Also known as “pink eye”, conjunctivitis is a temporary but unpleasant eye condition caused by inflammation of the conjunctiva. The conjunctiva is the clear, thin tissue that sits over the white part of the eye and then goes up inside the eyelid.
Conjunctivitis is particularly common in young children. Although it can look unsightly it’s rarely anything serious, but it can be very contagious. As long it’s treated quickly and effectively, and there are no further complications, damage to eyesight is rare. With treatment, the condition usually clears up within a few days.
What causes conjunctivitis and what are the different types?
There are a number of things that can cause conjunctivitis, including:
- Bacteria: This can be transferred to the eye through a lack of hand washing or poor personal hygiene. It can also be the result of irritants such as smoke, pool chlorine and shampoo
- Viruses: These can be the same as the ones which cause the common cold
- Fungi, parasites and amoebas
- Allergic reactions: For example dust or pollen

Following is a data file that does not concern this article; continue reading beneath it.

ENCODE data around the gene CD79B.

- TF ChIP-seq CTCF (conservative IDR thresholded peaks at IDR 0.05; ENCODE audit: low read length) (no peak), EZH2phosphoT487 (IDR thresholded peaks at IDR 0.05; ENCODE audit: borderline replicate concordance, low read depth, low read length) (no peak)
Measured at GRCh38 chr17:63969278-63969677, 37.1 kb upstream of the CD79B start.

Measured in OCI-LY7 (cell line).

- A reaction to eye drops or other medical treatments. Older children who wear contact lenses may also be prone to the condition.
Conjunctivitis and STDs
Conjunctivitis can sometimes be the result of a sexually transmitted disease (STD). In fact, gonorrhoea can bring on a very dangerous (but thankfully rare) form of bacterial conjunctivitis which may lead to vision loss if left untreated. The same can be said of chlamydia. Mothers who have either of these STDs when they give birth can pass these more serious forms of conjunctivitis onto their baby via the birth canal. If this occurs, treatment will need to begin immediately in order to save the baby’s vision.
Do you work within the healthcare sector and wish to learn more about conjunctivitis and other ear and eye conditions? Perhaps you work in paediatrics or with young adults?
If so, PDUK is pleased to offer a couple of courses you may well find useful: Paediatric minor illness and Minor ailments online: ear and eye conditions for the primary care practitioner. Aimed at a broad range of healthcare disciplines including paramedics, nurses, pharmacists, health visitors and other allied healthcare professionals, both courses can be completed online. Alternatively, the Paediatric minor illness course can be completed face to face on the 2nd– 4th February 2021 at Hamilton House, London.
Worth 21 hours and 4 hours of CDP respectively, they’re the ideal way to discover more about the causes, presentations and management of various paediatric minor illnesses. Click on the course links above to find out more and sign up, but we be quick! Spaces fill up fast so it’s recommended you book early.